November 23, 2021 – Is the Economy Ready to Roar? We had a strong October jobs report and the Delta variant is fading.
Is the Economy Ready to Roar? We had a strong October jobs report and the Delta variant is fading. Theoretically, this gives us a better chance that the economy’s fourth quarter growth rate will ramp up from the tepid 2.0% performance of the third quarter. But before we declare all systems go for accelerating growth, we do see potential roadblocks standing in our way. One significant obstacle is the shortages we see throughout the economy.
As CNN/Business has pointed out recently, no shortage right now is more important than the scarcity of available workers. The unemployment rate now hovers in the mid-4.0% range, which is 1.0% higher than the pre-pandemic low. There are plenty of job openings, but not enough applicants. This is because of two factors — many baby boomers went into retirement early because of the pandemic, plus many women with children fell out of the workforce at the same time.
Thus, the question is—when will these groups return to the workforce? As the pandemic eases, more will be willing to work and as the economy opens up, many more jobs will become available as well. There is no doubt that this shortage, like others within the economy, will not be solved all at once. This will provide a drag on economic growth, thus prolonging the recovery. Because of this factor, the economy may not roar back, but we are likely to see more moderate growth. Meanwhile, full employment is likely to be a moving target.
Weekly Interest Rate Overview
The Markets. Mortgage rates rose back above 3.00% in the past week. For the week ending November 18, 30-year rates increased to 3.10% from 2.98% the week before. In addition, 15-year loans rose to 2.39% and the average for five-year ARMs eased to 2.49%. A year ago, 30-year fixed rates averaged 2.78%, more than .25% high than today. Attributed to Sam Khater, Chief Economist, Freddie Mac – “The combination of rising inflation and consumer spending is driving mortgage rates higher. Shoppers looking to buy a home are fueling strong demand while ongoing inventory shortages are not improving in the presence of higher home prices. This reality illustrates the challenging situation facing the housing market.” Note: Rates indicated do not include fees and points and are provided for evidence of trends only. They should not be used for comparison purposes.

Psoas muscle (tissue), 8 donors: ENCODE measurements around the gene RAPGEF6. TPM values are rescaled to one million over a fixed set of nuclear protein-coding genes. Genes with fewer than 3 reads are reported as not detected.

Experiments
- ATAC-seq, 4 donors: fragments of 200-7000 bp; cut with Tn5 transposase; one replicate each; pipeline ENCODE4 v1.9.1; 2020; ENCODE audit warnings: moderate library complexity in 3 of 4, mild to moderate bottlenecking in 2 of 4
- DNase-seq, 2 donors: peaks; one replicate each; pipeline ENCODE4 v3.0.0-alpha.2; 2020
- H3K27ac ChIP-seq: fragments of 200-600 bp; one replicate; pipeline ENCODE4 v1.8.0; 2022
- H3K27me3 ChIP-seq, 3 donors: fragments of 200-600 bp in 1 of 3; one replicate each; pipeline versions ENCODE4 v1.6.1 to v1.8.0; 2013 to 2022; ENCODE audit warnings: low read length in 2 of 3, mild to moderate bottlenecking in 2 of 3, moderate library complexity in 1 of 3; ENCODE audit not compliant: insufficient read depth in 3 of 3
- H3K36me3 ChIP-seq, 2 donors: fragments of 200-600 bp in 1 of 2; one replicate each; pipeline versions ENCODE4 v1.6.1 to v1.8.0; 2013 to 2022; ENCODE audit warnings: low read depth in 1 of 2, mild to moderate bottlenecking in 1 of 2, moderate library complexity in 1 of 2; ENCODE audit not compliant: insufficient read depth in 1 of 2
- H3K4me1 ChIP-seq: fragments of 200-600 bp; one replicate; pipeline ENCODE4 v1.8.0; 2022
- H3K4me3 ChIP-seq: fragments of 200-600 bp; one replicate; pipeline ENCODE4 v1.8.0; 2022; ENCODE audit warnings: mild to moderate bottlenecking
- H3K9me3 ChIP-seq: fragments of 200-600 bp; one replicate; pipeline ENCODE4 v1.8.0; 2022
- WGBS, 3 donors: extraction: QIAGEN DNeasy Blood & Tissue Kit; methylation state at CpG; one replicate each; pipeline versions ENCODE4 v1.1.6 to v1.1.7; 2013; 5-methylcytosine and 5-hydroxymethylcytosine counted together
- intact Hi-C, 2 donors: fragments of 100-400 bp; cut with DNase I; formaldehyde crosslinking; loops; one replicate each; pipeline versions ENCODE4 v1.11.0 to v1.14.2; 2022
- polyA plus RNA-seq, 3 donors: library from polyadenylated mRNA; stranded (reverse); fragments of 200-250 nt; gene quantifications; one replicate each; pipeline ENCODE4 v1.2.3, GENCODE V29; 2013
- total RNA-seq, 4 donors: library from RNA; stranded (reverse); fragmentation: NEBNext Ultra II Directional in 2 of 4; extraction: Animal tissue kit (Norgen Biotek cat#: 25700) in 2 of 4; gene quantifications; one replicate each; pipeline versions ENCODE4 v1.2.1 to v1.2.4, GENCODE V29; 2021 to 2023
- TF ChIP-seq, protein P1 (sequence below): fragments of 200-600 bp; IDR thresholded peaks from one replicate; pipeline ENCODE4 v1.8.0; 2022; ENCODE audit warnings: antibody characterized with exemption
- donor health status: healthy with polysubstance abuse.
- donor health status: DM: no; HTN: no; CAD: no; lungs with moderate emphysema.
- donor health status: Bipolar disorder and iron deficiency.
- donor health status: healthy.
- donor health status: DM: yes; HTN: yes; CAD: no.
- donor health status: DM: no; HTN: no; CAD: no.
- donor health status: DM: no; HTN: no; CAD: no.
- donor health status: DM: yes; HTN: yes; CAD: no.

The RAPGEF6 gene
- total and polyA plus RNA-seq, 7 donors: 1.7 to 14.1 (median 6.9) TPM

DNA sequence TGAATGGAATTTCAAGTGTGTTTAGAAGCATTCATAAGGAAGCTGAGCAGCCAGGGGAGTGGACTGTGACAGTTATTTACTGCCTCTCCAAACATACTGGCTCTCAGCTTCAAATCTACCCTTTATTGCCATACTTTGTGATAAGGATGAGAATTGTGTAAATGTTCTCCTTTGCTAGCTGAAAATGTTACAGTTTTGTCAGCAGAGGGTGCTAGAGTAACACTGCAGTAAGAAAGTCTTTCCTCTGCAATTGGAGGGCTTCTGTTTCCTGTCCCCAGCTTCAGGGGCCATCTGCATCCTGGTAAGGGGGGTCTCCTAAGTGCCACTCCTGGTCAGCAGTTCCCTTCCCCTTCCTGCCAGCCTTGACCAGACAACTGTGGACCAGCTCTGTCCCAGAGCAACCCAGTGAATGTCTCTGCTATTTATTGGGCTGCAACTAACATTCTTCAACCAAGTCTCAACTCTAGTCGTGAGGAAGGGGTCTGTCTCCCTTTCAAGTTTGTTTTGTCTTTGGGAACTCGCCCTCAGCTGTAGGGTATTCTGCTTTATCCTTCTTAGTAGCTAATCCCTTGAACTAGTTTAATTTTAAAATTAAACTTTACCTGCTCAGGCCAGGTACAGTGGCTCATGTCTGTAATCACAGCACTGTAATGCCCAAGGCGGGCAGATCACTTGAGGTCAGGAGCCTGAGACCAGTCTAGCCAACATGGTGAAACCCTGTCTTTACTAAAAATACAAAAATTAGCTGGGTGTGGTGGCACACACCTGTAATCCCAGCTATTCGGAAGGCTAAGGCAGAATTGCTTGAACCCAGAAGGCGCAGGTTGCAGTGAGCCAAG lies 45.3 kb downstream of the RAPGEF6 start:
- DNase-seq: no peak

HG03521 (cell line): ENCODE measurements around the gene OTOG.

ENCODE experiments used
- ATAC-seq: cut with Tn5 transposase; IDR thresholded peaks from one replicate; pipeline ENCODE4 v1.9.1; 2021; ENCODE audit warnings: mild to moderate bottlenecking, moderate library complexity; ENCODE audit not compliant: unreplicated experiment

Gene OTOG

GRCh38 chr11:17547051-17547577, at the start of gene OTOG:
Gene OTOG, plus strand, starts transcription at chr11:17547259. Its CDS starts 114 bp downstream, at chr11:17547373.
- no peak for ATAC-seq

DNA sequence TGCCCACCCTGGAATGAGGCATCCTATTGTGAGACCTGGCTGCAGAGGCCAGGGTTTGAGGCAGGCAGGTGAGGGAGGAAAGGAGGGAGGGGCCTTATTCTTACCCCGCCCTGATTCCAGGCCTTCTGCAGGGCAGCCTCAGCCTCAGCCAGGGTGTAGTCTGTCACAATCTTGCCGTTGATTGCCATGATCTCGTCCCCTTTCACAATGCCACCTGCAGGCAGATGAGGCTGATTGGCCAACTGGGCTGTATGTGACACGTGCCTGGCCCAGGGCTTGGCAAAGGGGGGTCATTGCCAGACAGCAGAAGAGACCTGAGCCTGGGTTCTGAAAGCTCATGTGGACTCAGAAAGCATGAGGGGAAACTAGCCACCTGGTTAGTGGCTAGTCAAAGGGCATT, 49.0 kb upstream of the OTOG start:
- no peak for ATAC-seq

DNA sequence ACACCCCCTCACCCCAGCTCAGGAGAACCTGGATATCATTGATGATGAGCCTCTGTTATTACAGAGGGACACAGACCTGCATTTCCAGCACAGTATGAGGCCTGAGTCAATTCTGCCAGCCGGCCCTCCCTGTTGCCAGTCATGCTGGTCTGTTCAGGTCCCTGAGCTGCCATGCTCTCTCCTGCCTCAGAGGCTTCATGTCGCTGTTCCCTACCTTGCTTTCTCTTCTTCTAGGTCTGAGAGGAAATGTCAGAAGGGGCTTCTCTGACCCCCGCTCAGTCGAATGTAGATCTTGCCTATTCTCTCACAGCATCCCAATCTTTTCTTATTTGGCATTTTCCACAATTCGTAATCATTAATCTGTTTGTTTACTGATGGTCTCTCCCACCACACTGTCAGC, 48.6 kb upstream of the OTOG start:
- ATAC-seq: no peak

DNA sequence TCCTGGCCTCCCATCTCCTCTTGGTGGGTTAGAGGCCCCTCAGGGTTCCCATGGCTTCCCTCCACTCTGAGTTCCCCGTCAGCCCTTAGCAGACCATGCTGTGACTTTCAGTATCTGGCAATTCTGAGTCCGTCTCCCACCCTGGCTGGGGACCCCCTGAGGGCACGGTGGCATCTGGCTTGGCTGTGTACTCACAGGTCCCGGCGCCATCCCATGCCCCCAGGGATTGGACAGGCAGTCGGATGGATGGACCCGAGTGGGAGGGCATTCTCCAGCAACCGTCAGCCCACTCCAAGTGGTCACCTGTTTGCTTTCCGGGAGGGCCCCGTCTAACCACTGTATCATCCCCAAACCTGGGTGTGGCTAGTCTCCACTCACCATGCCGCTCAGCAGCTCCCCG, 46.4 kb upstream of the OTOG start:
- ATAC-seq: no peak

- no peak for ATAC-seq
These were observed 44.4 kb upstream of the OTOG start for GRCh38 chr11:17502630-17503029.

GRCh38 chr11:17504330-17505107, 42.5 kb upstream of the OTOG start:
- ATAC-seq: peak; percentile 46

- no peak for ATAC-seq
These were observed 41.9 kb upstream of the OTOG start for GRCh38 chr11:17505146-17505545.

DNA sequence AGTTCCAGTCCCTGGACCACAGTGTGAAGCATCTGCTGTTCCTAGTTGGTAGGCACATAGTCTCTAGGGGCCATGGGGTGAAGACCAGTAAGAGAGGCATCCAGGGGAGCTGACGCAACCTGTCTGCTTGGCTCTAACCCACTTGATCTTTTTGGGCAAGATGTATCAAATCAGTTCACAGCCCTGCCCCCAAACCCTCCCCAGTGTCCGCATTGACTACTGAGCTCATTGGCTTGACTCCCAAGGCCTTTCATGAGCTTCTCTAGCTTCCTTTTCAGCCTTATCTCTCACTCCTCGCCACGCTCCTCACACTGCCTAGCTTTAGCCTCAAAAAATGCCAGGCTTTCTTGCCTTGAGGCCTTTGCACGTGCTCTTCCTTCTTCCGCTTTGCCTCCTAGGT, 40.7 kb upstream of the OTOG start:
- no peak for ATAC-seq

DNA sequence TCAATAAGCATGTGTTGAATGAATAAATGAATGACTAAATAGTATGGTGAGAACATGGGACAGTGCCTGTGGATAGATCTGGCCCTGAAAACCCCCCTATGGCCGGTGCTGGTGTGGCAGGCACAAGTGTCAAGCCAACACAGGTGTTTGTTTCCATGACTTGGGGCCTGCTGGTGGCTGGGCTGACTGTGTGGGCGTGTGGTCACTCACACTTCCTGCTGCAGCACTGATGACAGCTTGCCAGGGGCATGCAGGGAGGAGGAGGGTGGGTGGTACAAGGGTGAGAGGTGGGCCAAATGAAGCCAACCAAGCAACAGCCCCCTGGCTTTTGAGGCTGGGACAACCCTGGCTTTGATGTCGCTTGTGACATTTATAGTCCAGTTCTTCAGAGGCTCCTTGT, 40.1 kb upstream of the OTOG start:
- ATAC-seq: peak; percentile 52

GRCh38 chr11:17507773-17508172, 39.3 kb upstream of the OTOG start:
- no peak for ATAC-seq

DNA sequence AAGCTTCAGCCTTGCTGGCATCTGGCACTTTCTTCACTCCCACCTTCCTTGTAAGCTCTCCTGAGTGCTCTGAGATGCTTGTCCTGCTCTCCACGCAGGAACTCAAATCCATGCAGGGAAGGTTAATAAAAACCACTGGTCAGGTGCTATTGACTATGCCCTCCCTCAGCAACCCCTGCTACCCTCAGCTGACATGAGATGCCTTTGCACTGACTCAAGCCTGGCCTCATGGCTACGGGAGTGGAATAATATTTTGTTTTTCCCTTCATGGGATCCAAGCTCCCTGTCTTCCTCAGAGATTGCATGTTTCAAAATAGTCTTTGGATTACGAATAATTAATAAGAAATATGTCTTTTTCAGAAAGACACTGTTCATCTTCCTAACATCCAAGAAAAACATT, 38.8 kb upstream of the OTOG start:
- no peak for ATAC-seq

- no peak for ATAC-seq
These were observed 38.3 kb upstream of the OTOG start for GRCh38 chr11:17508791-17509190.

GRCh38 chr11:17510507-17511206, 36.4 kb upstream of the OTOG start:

Real Estate News
Expanding wealth and growing families are prompting more millennials to become homeowners. Ultra-low mortgage rates are continuing to attract them as well. Young adults ranging from 26 to 41 years old comprise about 22% of the U.S. population. It’s why the housing market has been watching this age segment so closely for so long. More millennials have become homeowners since the pandemic. Millennials have accounted for the largest share of home buyers over the past year—37%, reports Barron’s. The pandemic is motivating purchases. The number of households headed by adults aged 30 to 44 years old jumped by 1.3 million during the pandemic. Married couples ages 31 to 40 were more likely than any other age group to purchase homes, according to the National Association of REALTORS®. Also, the largest group of unmarried couples who purchased homes were adults between the ages of 22 to 30. Millennials are approaching their peak earning years. “Over the next couple of decades, a quarter of the U.S. population is going to reach peak earning years, fueling continued housing demand—especially for inexpensive starter homes, which nationally had a beginning price of $304,200 in the second quarter of 2021,” Barron’s reports. Remote work will only further housing demand, reports suggest. Millennials were the most likely generation to say that the reason for owning a home was to have a space of their own in a larger home, according to NAR’s data. Low interest rates, strong employment, and the growing perceptions over the importance of a home will likely continue to fuel a millennial housing boom, writes Dana Peterson for Barron’s. Source: Barrons